But there are other, much more substantive reasons to dislike Warren’s plan. First, since she would tax companies based on how much they spend on insurance today, her proposal ends up penalizing firms that currently provide their employees more expensive and generous coverage. As the Tax Policy Center’s Howard Gleckman notes, this upside-down reward system is even worse for small businesses, since firms with fewer than 50 employees only have to pay the Medicare fee if they already offer insurance coverage. Those that don’t are off the hook entirely. Presumably, this carve-out is meant to keep mom-and-pop establishments from getting wiped out by new taxes they can’t afford, but it ends up punishing small business owners who offered coverage. Presumably, many of them would not be happy about it.
Over time, some of this unfairness would fade, at least among large companies. Warren’s plan says that the government would gradually adjust each employer’s Medicare contribution up or down to match the national average (small businesses that never offered their workers insurance would still be exempt, as would new firms with fewer the 50 employees, which seems odd). But that leaves another issue: Even when it’s fully phased in, Warren’s plan is still pretty unfair to low-wage workers.
As Matt Bruenig of the People’s Policy Project has explained, Warren’s Medicare fee is basically a “head tax,” meaning that companies pay the same amount for each worker. Starbucks would send Washington $19,600 for its barista and $19,600 for its CEO. What this means is that low-wage workers see a much, much larger share of their potential compensation devoured by health care costs than high earners. It also warps the job market by making low-wage labor relatively more expensive for companies to hire, which makes it harder for some people to find work. With a health care head tax, you’re basically doubling the cost of hiring a dishwasher.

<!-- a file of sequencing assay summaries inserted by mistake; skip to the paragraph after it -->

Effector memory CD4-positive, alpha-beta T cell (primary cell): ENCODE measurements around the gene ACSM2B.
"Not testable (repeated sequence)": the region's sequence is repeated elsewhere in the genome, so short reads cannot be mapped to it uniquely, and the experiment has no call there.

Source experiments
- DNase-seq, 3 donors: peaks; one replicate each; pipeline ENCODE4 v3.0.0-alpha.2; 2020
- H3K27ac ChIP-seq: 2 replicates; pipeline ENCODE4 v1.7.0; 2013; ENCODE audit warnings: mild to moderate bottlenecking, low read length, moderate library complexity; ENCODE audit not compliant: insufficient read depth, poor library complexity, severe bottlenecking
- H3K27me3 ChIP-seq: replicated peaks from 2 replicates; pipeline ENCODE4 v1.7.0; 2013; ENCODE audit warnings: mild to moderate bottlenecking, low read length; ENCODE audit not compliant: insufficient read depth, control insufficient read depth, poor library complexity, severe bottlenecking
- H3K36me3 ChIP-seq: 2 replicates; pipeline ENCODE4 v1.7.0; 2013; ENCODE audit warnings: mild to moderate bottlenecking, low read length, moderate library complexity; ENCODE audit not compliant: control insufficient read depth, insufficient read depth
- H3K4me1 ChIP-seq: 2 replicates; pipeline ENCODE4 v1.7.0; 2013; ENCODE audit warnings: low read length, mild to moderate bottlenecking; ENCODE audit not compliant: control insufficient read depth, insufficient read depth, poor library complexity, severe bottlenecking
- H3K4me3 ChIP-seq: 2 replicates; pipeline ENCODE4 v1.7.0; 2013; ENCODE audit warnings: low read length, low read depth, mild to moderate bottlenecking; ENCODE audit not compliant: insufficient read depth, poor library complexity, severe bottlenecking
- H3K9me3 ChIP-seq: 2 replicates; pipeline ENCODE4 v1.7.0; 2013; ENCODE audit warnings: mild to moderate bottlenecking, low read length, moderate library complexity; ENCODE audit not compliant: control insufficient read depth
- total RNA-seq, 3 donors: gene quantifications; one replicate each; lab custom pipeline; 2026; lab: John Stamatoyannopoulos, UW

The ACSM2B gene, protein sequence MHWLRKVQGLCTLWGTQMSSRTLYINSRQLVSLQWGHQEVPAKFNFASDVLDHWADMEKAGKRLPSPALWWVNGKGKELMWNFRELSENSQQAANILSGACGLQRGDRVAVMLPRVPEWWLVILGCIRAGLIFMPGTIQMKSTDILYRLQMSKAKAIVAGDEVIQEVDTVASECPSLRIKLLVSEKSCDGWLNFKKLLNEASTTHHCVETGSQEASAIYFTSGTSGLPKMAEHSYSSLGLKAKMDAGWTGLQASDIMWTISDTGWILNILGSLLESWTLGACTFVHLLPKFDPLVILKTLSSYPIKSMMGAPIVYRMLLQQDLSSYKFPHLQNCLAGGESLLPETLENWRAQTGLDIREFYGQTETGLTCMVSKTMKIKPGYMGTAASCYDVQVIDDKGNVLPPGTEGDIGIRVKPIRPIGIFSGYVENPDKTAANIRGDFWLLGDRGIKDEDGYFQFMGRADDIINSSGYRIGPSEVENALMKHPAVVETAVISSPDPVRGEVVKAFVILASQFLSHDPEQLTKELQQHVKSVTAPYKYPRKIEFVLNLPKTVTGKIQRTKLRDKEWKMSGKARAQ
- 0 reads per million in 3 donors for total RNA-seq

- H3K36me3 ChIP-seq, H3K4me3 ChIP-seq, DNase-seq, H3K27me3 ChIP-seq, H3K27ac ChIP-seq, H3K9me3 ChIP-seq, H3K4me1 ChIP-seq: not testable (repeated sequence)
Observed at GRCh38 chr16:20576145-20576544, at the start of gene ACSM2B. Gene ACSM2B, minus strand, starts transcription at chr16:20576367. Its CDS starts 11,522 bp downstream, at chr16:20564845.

This is, unfortunately, more or less how our current employer-based insurance system works, since private insurance premiums aren’t really connected to what workers earn. Warren isn’t creating new problems so much as replicating ones that already exist. But almost no economist would structure things that way if they were starting a system from scratch. That’s not just me talking by the way; the Berkeley economists Gabriel Zucman and Emmanuel Saez, who have advised Warren on her wealth tax proposals, said the same in their recent book. “No government would out of the blue impose a poll tax to fund health care; it would be a crushing burden on moderate income families,” they write. (A “poll tax” is their very euro term for a head tax.)
Sanders has tried to make hay of this. He’s pointed out that his payroll-tax approach is more progressive, which is true—faced only with a 7.5 percent levy, a Starbucks barista would pay much less for health care under Sanders’ system than the CEO would. And Sanders’ approach isn’t just more economically equitable: It might also make more plain economic sense, since it wouldn’t make low-skill workers vastly more expensive to hire.
But would it make more political sense? Maybe not. On the one hand, Warren’s plan shows that figuring out how to fund single payer is a bit like trying to slay a hydra: You solve one problem, and two more pop up. You trade one set of winners and losers for another. Which means that, maybe, you’re better off just going for the better policy design. On the other, though, Warren can pacify skeptical voters by saying her plan won’t raise taxes on the middle class, which is the whole point of these exercises anyway. It’s not as if anybody is busy writing a plan that’s going to pass Congress.